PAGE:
Proton therapy is one of the most modern therapies available, and its ability to minimize AEs such as trouble swallowing, reduced ability to eat, dental problems, and difficulty digesting food can’t be understated for some of our patients (…) By increasing cure rates and improving patients’ Quality of Life, we can increase cost-effectiveness.

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Dosimetric studies show that proton therapy can reduce the low/intermediate radiation dose to uninvolved tissue in children with low-grade glioma (LGG).

Outcomes Following Proton Therapy for Pediatric Low-Grade Glioma Indelicato, Daniel J. et al. International Journal of Radiation Oncology • Biology • Physics , Volume 104 , Issue 1 , 149 – 156.

Low-grade gliomas (LGGs) are the most common brain tumors in children, with approximately 800 cases diagnosed each year in the United States. Management of these tumors depends on several elements, including host factors (eg, patient age and comorbidities) and disease characteristics (eg, tumor location and histologic subtype). With a long-term survival rate that exceeds 90%, therapy selection involves careful consideration of minimizing late toxicity from surgery, chemotherapy, and irradiation. Treatment side effects can be permanent or life threatening and include neurocognitive impairment, neurologic deficits, neurovascular compromise, neuroendocrine deficiency, and second malignancies.

Surgery, radiation therapy, and chemotherapy may be used as solitary therapies or in combination, offering different therapeutic ratios depending on the setting. As a result, establishing the ideal treatment choice and sequencing has historically been an area of controversy, presenting challenges that are further complicated by the emergence of molecular targets.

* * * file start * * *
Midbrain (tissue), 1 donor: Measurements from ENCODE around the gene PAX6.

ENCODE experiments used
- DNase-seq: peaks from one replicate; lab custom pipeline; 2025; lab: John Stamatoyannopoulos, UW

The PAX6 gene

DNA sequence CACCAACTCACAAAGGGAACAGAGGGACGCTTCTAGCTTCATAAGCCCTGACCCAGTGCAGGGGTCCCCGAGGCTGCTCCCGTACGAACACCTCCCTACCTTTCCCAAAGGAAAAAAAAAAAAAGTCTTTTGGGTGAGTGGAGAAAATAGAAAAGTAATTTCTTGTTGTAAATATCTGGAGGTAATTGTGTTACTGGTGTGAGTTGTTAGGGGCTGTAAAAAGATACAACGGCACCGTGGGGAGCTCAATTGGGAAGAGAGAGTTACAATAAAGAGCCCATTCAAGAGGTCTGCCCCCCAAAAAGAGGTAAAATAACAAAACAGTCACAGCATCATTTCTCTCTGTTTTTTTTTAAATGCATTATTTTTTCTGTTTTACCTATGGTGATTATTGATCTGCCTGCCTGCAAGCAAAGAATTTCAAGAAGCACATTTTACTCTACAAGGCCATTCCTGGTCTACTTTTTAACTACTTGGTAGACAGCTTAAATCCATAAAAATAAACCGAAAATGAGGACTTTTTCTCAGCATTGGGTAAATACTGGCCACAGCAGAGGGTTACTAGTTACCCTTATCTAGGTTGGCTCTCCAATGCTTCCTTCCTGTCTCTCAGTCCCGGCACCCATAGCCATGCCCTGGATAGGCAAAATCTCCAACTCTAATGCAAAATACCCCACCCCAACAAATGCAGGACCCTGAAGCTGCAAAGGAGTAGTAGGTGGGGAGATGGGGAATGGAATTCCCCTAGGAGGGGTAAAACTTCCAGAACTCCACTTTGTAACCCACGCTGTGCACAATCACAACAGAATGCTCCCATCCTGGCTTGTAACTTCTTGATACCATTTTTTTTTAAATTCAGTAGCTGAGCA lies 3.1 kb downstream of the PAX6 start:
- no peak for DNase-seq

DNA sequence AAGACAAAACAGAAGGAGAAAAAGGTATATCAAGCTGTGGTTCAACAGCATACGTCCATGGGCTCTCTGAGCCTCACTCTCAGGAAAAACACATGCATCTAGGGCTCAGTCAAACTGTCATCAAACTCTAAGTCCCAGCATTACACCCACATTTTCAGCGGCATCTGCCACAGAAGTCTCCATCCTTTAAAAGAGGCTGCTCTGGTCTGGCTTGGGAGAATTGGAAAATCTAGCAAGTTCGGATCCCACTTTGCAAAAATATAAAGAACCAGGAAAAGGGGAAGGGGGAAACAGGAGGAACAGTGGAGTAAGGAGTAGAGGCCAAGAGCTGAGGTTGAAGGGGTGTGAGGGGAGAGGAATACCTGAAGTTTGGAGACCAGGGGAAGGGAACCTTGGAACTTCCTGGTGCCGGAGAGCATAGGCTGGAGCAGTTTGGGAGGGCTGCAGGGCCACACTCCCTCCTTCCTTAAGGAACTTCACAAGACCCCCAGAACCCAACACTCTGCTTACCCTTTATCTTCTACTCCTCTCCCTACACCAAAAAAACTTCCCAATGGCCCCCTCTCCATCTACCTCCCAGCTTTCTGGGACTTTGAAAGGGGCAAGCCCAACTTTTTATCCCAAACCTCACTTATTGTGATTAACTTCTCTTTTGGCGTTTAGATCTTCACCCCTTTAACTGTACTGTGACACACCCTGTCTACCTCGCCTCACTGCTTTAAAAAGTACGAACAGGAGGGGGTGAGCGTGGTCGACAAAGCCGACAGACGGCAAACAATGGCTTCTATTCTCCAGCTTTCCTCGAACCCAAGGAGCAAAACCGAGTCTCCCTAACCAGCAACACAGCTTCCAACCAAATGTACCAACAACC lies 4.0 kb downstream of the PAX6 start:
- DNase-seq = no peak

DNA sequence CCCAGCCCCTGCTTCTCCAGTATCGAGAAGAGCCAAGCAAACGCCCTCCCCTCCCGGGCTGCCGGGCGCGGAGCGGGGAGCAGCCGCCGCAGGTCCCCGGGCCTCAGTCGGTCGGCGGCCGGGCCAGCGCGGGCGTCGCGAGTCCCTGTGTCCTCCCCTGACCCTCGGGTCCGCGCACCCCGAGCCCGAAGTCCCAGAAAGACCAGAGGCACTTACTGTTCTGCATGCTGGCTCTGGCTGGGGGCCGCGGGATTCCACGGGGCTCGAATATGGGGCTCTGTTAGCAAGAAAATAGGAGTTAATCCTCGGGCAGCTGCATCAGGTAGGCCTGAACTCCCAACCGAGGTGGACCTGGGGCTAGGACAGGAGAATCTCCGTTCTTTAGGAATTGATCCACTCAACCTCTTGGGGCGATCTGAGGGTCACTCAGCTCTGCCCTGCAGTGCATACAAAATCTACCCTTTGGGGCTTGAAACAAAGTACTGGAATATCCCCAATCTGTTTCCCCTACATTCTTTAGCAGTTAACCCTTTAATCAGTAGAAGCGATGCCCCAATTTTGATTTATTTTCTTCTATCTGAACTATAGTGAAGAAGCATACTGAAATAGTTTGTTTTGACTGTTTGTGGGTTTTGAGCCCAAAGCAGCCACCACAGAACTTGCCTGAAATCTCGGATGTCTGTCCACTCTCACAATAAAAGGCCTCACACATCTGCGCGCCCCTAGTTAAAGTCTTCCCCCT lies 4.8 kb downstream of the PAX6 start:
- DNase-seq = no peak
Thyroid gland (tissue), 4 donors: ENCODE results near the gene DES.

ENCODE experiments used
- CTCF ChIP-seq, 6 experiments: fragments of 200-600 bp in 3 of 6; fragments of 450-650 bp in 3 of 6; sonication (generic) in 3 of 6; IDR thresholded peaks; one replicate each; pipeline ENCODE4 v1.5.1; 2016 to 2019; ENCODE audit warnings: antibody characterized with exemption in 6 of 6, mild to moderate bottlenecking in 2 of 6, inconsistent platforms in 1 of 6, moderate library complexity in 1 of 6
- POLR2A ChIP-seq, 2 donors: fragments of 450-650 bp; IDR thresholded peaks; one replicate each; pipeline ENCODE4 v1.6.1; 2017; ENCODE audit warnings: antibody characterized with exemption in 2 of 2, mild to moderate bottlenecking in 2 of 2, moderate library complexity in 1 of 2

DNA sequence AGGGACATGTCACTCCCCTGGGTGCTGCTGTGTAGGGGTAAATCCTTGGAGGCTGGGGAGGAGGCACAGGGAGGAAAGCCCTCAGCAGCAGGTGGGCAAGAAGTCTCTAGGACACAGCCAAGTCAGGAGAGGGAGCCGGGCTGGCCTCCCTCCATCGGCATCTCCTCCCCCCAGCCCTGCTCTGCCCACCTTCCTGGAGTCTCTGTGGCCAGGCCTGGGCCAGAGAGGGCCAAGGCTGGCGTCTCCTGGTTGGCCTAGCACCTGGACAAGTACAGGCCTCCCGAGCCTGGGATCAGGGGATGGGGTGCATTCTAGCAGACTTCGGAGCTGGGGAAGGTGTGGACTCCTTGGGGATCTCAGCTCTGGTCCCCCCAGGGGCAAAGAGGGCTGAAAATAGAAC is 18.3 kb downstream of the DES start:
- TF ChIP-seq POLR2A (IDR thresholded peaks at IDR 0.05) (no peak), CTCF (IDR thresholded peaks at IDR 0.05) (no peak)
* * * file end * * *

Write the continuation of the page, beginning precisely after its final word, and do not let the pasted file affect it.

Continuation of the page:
Several studies have attempted to mitigate the impact of late radiation toxicity through selective radiation avoidance, systematic reduction in the size of target volumes, and the use of advanced radiation techniques. Of these radiation techniques, proton therapy is particularly promising because it allows for reductions in the low and intermediate radiation dose to normal tissue outside of the target volume. Accordingly, LGGs in children are considered a “Group 1” indication for proton therapy according to the United States American Society for Radiation Oncology Model Policy, and they have become the third most common pediatric brain tumor type treated with proton therapy worldwide.

Compared with modern photon series, proton therapy reduces the radiation dose to developing brain tissue, diminishing acute toxicities without compromising disease control.

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What is the best therapeutic approach to a pediatric patient with a deep-seated brain Arteriovenous Malformations ?

Meling TRPatet G

Proton Therapy offers promising results with a more accurate radiation that avoids the surrounding tissue